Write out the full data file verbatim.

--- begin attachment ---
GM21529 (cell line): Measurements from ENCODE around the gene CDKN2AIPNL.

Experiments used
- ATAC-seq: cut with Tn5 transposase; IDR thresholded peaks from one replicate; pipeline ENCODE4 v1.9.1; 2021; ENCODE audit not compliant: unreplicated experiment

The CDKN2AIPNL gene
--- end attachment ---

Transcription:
GM21529 (cell line): Measurements from ENCODE around the gene CDKN2AIPNL.

Experiments used
- ATAC-seq: cut with Tn5 transposase; IDR thresholded peaks from one replicate; pipeline ENCODE4 v1.9.1; 2021; ENCODE audit not compliant: unreplicated experiment

The CDKN2AIPNL gene